It’s in Your Own Best Interest

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Henri Cartier-Bresson/Magnum Photos
Children buying toy cars, Paris, 1967; photograph by Henri Cartier-Bresson

Public, political, and academic opinion about the role of government has changed considerably since the early 1980s. There is now a widespread presumption that private, free-market solutions are the appropriate way to address not just economic but also social and political issues. In the spirit of our free-market era, Simpler: The Future of Government outlines strategies that regulate economic behavior but also promote individual welfare by preserving freedom of choice rather than by mandates, prohibitions, subsidies, and other incentives.

Cass Sunstein is a leading legal and political theorist, recognized for his many works in constitutional jurisprudence and regulatory theory. In recent years, he has been trying to combine his long-standing commitment to progressive liberal positions with advocacy of free-market liberalism. Lately, and most notably in his best-selling book of 2008, Nudge: Improving Decisions About Health, Wealth, and Happiness (coauthored with the economist Richard Thaler), Sunstein has sought inspiration from the growing field of behavioral economics.

Simpler is a follow-up to Nudge. Sunstein draws from his experiences as head of the Office of Information and Regulatory Affairs (OIRA) from 2009 to 2012. OIRA, a division of the Office of Management and Budget, oversees and critically assesses federal regulations, fulfilling a 1981 mandate from then President Reagan to ensure that “regulatory action shall not be undertaken unless the potential benefits to society for the regulation outweigh the potential costs to society.”

Sunstein contends that “the future of government” largely lies in policies that preserve freedom of choice. Such policies, which he and Thaler dubbed “nudges,” would encourage people to make decisions that benefit rather than harm them. Nudges attempt to influence people’s choices by altering the circumstances of choice to bring about a desired result. “To count as a mere nudge,” Sunstein writes, “the intervention must be easy and cheap to avoid. Nudges are not mandates. Putting the fruit at eye level [in a school cafeteria, for example] counts as a nudge. Banning junk food does not.” Advertisers and salespersons are professional nudgers. They appeal to our feelings and influence our beliefs and judgments so that we choose in ways that benefit them. Government nudges, by contrast, are designed to influence individuals to choose in ways that promote their own health, safety, and welfare.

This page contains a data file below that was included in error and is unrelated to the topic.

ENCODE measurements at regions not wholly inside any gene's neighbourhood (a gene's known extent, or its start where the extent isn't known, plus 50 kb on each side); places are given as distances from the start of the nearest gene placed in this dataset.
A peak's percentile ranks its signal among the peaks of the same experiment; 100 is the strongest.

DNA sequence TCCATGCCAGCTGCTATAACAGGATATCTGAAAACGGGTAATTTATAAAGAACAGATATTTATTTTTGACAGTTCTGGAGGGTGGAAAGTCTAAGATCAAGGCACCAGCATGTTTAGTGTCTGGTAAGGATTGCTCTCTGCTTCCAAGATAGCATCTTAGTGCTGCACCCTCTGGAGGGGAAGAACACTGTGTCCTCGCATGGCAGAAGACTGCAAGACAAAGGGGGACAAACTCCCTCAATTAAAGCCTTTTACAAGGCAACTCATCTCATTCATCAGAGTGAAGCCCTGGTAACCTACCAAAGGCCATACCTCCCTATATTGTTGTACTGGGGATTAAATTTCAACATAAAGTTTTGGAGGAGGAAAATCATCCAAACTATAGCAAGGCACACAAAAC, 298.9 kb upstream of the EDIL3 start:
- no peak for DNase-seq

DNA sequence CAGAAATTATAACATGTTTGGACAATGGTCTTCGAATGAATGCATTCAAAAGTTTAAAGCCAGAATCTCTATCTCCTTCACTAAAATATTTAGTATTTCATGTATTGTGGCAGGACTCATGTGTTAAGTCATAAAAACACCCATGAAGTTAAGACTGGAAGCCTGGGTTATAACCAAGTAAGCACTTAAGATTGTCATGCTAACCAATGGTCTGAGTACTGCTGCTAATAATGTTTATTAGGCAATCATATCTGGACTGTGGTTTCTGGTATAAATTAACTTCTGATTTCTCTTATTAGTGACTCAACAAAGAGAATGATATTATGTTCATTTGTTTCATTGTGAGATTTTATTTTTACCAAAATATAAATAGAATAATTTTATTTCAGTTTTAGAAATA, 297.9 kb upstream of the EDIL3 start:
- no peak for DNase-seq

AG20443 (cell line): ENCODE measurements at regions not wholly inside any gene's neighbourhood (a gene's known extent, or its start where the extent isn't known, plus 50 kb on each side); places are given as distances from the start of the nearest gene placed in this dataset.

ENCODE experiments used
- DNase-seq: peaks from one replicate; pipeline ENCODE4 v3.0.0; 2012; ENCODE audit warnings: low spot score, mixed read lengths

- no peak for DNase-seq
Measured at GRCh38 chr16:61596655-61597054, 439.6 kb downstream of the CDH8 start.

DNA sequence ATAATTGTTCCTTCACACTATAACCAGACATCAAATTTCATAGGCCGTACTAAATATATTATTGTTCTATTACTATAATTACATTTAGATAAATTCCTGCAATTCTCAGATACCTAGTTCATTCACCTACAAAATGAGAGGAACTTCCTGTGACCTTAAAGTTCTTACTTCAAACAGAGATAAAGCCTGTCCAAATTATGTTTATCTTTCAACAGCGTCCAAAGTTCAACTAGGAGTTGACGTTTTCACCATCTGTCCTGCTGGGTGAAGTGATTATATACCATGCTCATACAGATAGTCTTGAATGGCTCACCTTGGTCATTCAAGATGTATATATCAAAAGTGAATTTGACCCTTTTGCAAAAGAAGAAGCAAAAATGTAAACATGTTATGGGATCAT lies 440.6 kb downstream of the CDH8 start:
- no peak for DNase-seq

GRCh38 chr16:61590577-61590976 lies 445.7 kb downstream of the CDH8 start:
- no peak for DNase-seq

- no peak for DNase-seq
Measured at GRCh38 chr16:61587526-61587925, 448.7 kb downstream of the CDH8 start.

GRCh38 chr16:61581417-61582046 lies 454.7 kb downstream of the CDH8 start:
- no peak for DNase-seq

Sunstein calls government nudges “libertarian paternalism.” Government, he says, should use its regulatory powers to simplify the disclosure of relevant information and present choices in ways that encourage individuals to freely choose alternatives that benefit rather than harm them. The nudges Sunstein discusses in Simpler fall into four broad categories. The first includes simple disclosures—the number of calories in soft drinks, for example. Here Sunstein emphasizes the need for simplifying health, safety, and financial information on products. His main examples, aside from clearer summaries of nutrition facts, include simplified labels about the fuel economy of cars and energy labels on appliances, and clear information about total fees, penalties, and interest on mortgages …

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